Several recent experiences have underscored for me that while the rampant “solve a problem” marketing works for some products and services, it is not ideal for books.

Ask any MBA, and she will tell you that in order to have an effective marketing plan, you must first answer, “What problem are you solving?” The idea is to provide context for your messaging, to give your audience something tangible to grab on to. But since problems have been being solved for quite some time now, marketeers are quite simply running out of problems. The obvious answer? Invent more problems! And solve them! Yippee!

With books, I find that much of the Ebook Controversy falls into this category. In the end, there’s no problem. As Mark Billingham brilliantly summarized at Bouchercon last year, the ubiquitous nature of escalators has yet to do away with stairs. We have and use both. Similarly, ebooks are not going to do away with print books, nor are ebooks going anywhere in the foreseeable future. We have both. We will continue to have both. No problem.

But life is more interesting with problems, so we have a seemingly unending stream of marketing seeking to stir up hullabaloo where none exists. Is it coincidence that James Patterson took out big ads and beat the publicity drum about “saving” print books mere days before his latest novel hit shelves and screens? If you believe it is, I have a bridge…

But the fact is, it worked. And it’s not the first brilliant marketing move James Patterson has made. The thing is, he’s already a brand. He can afford—in every sense—to employ negative-first marketing. This, however, is true of few authors and books.

A great book—a story that captivates readers populated with characters that we want to read about—is not solving a problem. It is enriching lives, potentially inciting discussion, sometimes fostering imagination, and inciting a range of vivid emotions, but it is not solving a problem. This is why publishing, in all its forms, is better served when it adopts a positive-first approach to marketing.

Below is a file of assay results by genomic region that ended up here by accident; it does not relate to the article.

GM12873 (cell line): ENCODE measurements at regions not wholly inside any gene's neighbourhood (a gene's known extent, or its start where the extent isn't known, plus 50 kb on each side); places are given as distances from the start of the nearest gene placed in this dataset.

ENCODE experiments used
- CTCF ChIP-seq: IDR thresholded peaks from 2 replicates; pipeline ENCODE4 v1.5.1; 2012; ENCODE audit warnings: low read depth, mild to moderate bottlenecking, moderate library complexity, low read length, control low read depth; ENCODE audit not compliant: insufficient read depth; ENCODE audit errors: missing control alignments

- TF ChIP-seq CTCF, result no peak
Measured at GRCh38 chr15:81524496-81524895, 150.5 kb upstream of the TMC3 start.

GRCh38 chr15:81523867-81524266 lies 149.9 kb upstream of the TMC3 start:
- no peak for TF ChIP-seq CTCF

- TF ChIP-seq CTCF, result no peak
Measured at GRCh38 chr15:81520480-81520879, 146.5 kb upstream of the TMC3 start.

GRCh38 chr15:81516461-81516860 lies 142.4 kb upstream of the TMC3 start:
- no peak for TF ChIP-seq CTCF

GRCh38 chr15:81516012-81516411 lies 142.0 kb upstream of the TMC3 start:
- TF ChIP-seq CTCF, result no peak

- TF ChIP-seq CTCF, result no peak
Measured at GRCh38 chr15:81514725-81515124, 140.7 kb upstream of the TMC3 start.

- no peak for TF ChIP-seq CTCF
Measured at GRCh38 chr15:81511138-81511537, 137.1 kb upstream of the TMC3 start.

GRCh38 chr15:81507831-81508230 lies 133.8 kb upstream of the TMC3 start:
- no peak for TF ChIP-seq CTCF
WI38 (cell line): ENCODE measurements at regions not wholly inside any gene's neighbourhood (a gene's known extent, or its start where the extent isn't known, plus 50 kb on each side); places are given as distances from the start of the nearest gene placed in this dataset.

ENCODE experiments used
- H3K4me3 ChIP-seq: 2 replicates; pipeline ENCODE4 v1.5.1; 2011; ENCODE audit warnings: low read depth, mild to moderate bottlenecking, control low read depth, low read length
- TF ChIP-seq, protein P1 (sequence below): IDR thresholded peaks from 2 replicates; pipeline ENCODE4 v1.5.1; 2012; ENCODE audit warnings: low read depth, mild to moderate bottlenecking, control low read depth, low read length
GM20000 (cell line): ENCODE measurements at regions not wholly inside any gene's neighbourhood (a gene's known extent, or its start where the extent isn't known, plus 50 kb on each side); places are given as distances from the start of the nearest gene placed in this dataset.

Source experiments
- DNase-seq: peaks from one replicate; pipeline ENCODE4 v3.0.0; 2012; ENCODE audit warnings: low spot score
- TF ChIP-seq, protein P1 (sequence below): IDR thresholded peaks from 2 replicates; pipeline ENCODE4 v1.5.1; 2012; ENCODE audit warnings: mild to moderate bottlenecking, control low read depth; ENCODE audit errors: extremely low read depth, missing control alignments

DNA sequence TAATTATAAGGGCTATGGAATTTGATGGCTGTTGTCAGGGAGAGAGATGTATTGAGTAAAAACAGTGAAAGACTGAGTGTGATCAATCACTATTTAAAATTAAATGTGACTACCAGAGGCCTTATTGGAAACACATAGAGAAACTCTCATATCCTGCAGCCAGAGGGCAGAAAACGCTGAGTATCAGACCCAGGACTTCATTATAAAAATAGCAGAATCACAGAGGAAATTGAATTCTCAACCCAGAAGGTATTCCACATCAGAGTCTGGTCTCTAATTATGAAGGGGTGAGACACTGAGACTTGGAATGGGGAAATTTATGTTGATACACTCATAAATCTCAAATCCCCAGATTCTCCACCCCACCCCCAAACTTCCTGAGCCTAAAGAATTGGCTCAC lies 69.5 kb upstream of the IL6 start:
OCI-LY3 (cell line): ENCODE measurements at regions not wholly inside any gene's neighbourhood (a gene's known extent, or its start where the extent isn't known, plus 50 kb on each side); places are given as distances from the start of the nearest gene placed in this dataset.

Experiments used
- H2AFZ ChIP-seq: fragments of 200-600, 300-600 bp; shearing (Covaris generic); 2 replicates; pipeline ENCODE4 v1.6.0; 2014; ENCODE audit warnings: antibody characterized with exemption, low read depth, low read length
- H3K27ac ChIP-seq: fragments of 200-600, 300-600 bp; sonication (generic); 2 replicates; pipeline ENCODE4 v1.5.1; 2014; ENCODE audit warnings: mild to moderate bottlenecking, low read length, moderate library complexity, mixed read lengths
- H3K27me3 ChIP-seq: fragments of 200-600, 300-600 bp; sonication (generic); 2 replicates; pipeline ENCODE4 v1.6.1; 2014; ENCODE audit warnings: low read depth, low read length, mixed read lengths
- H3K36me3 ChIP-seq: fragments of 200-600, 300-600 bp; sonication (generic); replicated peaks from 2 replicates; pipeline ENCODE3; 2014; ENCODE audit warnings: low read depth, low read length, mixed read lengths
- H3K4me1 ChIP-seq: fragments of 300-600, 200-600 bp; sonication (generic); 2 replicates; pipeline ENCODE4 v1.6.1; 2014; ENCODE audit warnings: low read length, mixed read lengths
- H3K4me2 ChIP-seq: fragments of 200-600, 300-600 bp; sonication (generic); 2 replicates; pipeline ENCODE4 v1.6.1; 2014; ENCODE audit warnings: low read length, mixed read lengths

When I think about all the marketing associated with the Harry Potter books—and heaven knows, there was more than a little of it—it all began with the assumption that readers would love each book, and that consumers would want to buy it. Can you think of another publishing industry campaign before or since that invested tens of thousands of dollars in midnight events and stunts designed solely to spark even more sales of a book that was already guaranteed bestseller status? I can’t.

The reality, of course, is that I can count on one hand the authors and publishers who have the resources to undertake a campaign of this scope. But we all have the ability to believe in the product—the story, the characters, the author—and to believe in finding the right readers, the ones who will enjoy it as much as we do but might not otherwise know it exists, and to tell them about it. Not because they have a problem we need to solve, but because they will appreciate knowing. They will be grateful for the information.

They love a good story as much as we do.